DARRYL C. COSKERY, Plaintiff, Appellant,
NANCY A. BERRYHILL, acting Commissioner of Social Security Administration, Defendant, Appellee.
FROM THE DISTRICT COURT FOR THE DISTRICT OF MAINE [Hon. Nancy
Torresen, U.S. District Judge]
L. Fenner for appellant.
Christopher L. Potter, Special Assistant U.S. Attorney, with
whom Halsey B. Frank, United States Attorney, was on brief,
Lynch, Thompson, and Barron, Circuit Judges.
BARRON, Circuit Judge.
Coskery appeals the District Court's order upholding the
denial of his application for Social Security Disability
Insurance Benefits and Supplemental Security Income. We
a former line cook and chef, filed his claim for benefits
with the Social Security Administration (SSA) in September
2013. The SSA denied his request. Coskery sought a hearing
before an Administrative Law Judge (ALJ), see 20
C.F.R. § 404.929, which was held on August 5, 2015.
question before the ALJ was whether Coskery was disabled.
See 42 U.S.C. § 423(a)(1). Congress defines
"disabled, " as relevant here, as the
"inability to engage in any substantial gainful activity
by reason of any medically determinable physical . . .
impairment which can be expected to result in death or which
has lasted or can be expected to last for a continuous period
of not less than 12 months[.]" Id. §
has promulgated a regulation that structures the inquiry that
an ALJ must undertake to evaluate whether a claimant is
"disabled" under the statute. The regulation sets
forth a five-step inquiry:
(i) At the first step, we consider your work activity, if
any. If you are doing substantial gainful activity, we will
find that you are not disabled. . . .
(ii) At the second step, we consider the medical severity of
your impairment(s). If you do not have a severe medically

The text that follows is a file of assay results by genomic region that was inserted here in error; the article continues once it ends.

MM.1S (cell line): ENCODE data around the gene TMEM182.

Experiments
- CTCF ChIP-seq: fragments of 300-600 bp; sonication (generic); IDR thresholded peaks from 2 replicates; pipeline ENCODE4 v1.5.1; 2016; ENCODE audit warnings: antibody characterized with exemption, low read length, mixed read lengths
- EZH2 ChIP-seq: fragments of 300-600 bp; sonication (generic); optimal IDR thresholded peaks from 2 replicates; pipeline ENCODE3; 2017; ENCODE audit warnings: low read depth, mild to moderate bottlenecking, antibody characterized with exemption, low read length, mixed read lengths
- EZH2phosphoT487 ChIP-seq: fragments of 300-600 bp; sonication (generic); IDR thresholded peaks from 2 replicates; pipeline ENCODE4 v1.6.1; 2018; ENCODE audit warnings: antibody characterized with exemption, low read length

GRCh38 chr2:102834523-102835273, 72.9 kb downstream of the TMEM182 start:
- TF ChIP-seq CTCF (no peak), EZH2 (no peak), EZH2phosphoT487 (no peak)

determinable physical or mental impairment . . . we will find
that you are not disabled. . . .
(iii) At the third step, we also consider the medical
severity of your impairment(s). If you have an impairment(s)
that meets or equals one [set forth in an appended list] and
meets the duration requirement, we will find that you are
disabled . . . .
(iv) At the fourth step, we consider our assessment of your
residual functional capacity and your past relevant work. If
you can still do your past relevant work, we will find that
you are not disabled. . . .
(v) At the fifth and last step, we consider our assessment of
your residual functional capacity and your age, education,
and work experience to see if you can make an adjustment to
other work. If you can make an adjustment to other work, we
will find that you are not disabled. If you cannot make an
adjustment to other work, we will find that you are disabled.
20 C.F.R. §§ 404.1520(a)(4)(i)-(v).
released a decision on August 24, 2015 that determined that
Coskery's claim failed at the fifth step of the inquiry.
The ALJ ruled that, although Coskery suffered from a medical
impairment, he retained a "residual functional capacity
to perform light work." According to a regulation
promulgated by the SSA, light work requires an individual to
"lift no more than 20 pounds at a time with frequent
lifting or carrying of objects weighing ...